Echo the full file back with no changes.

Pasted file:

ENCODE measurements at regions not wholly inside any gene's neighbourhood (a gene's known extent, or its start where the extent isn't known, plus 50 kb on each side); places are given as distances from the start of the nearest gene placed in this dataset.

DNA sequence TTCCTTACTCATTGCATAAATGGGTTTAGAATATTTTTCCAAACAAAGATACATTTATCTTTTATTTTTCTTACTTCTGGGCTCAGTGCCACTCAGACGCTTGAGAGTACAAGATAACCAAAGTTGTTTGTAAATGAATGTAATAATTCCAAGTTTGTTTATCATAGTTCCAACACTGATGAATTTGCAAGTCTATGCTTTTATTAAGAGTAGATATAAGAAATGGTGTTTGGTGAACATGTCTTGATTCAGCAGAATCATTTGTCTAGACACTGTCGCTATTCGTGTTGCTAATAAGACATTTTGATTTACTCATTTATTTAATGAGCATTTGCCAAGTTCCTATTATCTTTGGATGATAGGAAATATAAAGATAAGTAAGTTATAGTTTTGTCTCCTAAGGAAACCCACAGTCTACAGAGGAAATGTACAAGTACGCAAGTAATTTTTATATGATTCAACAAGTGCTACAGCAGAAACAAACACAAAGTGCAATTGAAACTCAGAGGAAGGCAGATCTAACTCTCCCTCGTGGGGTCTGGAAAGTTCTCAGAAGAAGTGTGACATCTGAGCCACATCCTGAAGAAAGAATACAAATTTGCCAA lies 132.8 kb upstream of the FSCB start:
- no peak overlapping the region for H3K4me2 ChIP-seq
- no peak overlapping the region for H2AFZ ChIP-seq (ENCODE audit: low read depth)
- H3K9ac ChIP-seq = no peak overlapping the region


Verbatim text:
ENCODE measurements at regions not wholly inside any gene's neighbourhood (a gene's known extent, or its start where the extent isn't known, plus 50 kb on each side); places are given as distances from the start of the nearest gene placed in this dataset.

DNA sequence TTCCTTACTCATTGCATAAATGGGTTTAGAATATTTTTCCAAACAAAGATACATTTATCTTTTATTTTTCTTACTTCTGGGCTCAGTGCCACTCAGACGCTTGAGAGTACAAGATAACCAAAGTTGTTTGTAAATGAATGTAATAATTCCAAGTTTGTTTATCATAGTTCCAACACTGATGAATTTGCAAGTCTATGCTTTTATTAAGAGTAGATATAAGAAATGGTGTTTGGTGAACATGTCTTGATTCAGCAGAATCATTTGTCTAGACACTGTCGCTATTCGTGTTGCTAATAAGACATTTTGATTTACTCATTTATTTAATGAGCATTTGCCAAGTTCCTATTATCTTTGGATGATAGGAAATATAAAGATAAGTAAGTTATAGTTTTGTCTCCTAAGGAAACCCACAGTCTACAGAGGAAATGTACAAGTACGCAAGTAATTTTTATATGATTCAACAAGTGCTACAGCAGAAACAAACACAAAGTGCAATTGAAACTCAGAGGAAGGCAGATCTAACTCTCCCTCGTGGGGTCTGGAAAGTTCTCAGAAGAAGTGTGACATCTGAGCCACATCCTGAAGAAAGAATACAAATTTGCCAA lies 132.8 kb upstream of the FSCB start:
- no peak overlapping the region for H3K4me2 ChIP-seq
- no peak overlapping the region for H2AFZ ChIP-seq (ENCODE audit: low read depth)
- H3K9ac ChIP-seq = no peak overlapping the region